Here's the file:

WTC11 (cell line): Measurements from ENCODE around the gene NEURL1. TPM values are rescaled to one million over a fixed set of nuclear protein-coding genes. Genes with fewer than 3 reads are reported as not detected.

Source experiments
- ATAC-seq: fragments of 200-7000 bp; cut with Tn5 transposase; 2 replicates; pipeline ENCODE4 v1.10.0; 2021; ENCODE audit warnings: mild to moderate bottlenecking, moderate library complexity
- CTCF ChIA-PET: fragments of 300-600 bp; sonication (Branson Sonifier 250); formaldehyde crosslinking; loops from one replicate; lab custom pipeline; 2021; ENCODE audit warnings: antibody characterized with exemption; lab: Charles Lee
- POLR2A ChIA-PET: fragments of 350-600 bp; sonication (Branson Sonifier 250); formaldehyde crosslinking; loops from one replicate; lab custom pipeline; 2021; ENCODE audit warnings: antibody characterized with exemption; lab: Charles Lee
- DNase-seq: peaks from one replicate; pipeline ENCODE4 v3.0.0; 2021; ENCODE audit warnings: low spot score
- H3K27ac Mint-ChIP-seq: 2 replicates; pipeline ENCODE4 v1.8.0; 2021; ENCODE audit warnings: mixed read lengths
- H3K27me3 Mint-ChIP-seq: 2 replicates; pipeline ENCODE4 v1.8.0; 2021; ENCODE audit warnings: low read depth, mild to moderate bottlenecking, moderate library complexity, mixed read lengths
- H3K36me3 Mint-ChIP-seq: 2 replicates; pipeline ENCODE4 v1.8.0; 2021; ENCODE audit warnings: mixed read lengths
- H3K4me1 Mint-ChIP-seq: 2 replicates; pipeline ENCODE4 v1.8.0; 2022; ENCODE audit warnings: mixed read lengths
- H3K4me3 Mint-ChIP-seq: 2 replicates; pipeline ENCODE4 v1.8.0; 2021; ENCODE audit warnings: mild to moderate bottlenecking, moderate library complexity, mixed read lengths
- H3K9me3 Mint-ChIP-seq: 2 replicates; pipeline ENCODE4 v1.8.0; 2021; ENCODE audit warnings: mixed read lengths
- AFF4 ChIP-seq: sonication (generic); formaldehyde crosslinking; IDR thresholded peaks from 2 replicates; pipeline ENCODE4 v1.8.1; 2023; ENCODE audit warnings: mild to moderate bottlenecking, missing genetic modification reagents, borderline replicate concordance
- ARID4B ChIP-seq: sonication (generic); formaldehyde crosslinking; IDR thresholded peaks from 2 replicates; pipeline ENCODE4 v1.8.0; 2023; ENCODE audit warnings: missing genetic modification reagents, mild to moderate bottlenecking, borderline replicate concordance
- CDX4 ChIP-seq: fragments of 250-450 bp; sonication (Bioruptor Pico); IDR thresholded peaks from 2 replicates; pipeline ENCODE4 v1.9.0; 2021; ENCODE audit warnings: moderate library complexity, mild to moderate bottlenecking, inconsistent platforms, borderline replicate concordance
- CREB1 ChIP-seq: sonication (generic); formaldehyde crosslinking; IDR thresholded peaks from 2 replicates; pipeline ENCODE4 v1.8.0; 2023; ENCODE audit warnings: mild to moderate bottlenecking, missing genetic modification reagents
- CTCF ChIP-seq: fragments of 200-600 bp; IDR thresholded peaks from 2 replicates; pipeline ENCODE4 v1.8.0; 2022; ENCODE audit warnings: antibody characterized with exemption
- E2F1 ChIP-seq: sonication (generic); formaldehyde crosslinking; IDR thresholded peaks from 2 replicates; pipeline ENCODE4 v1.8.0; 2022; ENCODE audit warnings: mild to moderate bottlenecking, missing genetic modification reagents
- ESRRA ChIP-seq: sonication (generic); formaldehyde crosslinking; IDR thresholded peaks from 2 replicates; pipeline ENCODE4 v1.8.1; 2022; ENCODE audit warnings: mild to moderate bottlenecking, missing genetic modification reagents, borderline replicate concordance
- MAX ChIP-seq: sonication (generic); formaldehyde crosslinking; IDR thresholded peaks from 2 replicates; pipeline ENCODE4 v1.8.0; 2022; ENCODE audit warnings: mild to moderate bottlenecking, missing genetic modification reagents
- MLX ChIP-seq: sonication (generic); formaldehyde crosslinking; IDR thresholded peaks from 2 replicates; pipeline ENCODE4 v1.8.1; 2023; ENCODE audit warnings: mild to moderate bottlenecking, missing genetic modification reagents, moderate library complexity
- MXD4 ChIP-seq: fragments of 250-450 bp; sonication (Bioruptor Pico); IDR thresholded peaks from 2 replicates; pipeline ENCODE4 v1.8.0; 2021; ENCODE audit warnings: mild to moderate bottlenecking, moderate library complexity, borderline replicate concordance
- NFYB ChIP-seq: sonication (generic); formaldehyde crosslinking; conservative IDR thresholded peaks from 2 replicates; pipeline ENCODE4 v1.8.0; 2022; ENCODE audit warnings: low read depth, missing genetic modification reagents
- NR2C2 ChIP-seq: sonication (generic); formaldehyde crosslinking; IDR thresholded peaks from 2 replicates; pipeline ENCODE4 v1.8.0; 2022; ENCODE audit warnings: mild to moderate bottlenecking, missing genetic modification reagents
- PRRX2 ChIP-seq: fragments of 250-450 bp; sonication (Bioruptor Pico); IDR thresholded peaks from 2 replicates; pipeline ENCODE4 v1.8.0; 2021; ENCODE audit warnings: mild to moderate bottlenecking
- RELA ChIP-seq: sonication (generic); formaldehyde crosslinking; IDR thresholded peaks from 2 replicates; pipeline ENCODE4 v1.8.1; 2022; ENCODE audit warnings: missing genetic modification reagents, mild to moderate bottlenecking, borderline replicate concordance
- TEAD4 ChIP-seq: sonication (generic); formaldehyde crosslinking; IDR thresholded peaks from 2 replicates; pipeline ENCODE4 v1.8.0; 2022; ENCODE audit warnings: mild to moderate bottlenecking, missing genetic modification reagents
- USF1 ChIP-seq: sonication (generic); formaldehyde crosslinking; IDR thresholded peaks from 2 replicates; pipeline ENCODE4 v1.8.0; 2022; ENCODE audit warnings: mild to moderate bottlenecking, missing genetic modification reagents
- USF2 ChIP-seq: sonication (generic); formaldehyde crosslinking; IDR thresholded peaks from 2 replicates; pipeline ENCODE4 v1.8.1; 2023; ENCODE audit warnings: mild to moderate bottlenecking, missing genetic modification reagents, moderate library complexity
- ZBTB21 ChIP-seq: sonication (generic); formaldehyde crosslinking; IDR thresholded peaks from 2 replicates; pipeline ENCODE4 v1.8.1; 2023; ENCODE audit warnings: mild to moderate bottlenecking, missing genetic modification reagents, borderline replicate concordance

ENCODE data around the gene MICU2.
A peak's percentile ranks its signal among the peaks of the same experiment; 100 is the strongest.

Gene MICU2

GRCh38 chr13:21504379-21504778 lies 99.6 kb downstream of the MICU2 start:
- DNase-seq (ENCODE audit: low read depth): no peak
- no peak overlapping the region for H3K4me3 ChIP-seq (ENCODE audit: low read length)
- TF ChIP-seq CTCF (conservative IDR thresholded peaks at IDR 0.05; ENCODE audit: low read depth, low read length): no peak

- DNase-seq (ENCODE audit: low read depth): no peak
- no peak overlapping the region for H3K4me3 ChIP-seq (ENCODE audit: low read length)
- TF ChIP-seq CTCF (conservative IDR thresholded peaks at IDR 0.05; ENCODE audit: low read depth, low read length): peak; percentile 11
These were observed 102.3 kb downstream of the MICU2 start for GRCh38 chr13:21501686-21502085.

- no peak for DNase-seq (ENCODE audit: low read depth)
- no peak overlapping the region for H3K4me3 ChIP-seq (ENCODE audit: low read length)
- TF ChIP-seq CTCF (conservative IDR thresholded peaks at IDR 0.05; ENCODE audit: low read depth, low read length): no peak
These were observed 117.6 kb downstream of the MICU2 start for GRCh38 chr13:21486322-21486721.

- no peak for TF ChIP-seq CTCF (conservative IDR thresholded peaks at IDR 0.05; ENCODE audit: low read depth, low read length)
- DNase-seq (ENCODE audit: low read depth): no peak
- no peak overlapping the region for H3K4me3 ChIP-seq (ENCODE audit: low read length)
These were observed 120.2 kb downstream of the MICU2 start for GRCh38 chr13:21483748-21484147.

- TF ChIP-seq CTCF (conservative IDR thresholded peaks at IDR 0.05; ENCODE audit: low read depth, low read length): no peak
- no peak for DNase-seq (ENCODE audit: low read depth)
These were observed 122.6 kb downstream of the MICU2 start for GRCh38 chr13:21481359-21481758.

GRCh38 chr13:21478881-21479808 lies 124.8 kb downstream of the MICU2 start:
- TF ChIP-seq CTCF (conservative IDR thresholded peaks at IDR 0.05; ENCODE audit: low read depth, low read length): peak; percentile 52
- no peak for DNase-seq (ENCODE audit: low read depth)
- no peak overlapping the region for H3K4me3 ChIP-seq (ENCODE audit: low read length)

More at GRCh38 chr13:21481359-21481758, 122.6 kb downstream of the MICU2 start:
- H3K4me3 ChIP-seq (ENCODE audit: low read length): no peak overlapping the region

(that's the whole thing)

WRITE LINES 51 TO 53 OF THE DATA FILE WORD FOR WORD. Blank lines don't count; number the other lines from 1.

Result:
- no peak for DNase-seq (ENCODE audit: low read depth)
These were observed 122.6 kb downstream of the MICU2 start for GRCh38 chr13:21481359-21481758.

GRCh38 chr13:21478881-21479808 lies 124.8 kb downstream of the MICU2 start: